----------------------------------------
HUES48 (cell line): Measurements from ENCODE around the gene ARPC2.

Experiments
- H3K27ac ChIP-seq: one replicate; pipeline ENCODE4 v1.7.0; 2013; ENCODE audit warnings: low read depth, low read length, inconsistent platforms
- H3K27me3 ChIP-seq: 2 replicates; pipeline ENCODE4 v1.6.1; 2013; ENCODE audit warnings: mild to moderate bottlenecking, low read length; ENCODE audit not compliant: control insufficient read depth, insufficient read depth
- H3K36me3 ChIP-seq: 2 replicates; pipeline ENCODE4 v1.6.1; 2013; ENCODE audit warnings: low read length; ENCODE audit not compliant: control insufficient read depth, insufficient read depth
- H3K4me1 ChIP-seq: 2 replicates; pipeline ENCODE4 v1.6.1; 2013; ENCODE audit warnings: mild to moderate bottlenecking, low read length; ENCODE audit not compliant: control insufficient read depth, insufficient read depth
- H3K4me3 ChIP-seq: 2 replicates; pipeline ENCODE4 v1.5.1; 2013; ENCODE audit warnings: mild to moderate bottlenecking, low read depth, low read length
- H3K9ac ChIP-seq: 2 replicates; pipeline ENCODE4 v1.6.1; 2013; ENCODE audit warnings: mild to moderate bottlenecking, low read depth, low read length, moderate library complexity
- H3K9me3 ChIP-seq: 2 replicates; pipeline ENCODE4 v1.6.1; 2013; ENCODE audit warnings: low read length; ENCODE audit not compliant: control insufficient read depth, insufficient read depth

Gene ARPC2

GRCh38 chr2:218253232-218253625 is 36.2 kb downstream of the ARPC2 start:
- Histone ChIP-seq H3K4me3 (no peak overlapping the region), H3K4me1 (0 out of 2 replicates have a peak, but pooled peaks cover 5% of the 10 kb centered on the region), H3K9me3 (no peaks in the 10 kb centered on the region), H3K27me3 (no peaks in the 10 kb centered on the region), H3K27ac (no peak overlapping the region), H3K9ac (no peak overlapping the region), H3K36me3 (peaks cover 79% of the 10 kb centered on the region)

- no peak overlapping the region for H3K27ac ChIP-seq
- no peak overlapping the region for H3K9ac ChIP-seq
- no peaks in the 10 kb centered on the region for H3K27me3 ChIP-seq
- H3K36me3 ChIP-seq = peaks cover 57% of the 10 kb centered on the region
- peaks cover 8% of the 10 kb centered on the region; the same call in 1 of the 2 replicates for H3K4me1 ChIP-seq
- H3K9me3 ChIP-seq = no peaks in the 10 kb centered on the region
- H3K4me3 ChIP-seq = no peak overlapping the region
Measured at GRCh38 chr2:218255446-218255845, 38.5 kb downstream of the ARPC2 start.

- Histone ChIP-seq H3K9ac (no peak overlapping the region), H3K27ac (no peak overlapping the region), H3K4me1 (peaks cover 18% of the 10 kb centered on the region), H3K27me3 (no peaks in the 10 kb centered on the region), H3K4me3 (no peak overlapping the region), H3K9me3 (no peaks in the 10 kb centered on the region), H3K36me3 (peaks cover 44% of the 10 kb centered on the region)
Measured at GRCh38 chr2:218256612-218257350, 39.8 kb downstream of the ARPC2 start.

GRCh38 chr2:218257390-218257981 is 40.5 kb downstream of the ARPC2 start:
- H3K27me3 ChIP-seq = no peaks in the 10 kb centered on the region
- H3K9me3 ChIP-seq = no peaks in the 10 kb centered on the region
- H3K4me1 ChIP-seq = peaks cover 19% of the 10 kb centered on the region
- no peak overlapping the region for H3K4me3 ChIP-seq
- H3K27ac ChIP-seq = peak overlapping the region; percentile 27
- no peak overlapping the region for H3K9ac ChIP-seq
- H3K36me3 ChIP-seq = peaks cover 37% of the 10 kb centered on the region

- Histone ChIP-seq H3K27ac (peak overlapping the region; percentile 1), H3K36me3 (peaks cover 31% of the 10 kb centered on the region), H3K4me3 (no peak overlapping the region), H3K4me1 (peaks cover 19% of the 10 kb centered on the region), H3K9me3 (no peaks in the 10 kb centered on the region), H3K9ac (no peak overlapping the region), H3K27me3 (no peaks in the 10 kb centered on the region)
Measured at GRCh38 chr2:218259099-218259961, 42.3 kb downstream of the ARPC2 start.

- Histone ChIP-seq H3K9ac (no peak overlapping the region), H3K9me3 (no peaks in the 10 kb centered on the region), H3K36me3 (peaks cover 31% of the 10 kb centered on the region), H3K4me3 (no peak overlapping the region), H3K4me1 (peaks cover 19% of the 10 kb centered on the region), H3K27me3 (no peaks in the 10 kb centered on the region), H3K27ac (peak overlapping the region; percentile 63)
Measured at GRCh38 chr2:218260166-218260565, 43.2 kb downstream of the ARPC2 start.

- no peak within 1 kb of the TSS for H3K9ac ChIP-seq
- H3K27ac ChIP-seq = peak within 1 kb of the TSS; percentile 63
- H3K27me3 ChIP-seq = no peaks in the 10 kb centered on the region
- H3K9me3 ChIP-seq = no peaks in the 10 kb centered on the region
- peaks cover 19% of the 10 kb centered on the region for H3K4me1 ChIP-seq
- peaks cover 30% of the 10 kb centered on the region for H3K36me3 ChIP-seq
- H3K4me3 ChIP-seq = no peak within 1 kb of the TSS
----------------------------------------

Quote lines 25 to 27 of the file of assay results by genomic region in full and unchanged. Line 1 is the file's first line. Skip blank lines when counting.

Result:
- H3K9me3 ChIP-seq = no peaks in the 10 kb centered on the region
- H3K4me1 ChIP-seq = peaks cover 19% of the 10 kb centered on the region
- no peak overlapping the region for H3K4me3 ChIP-seq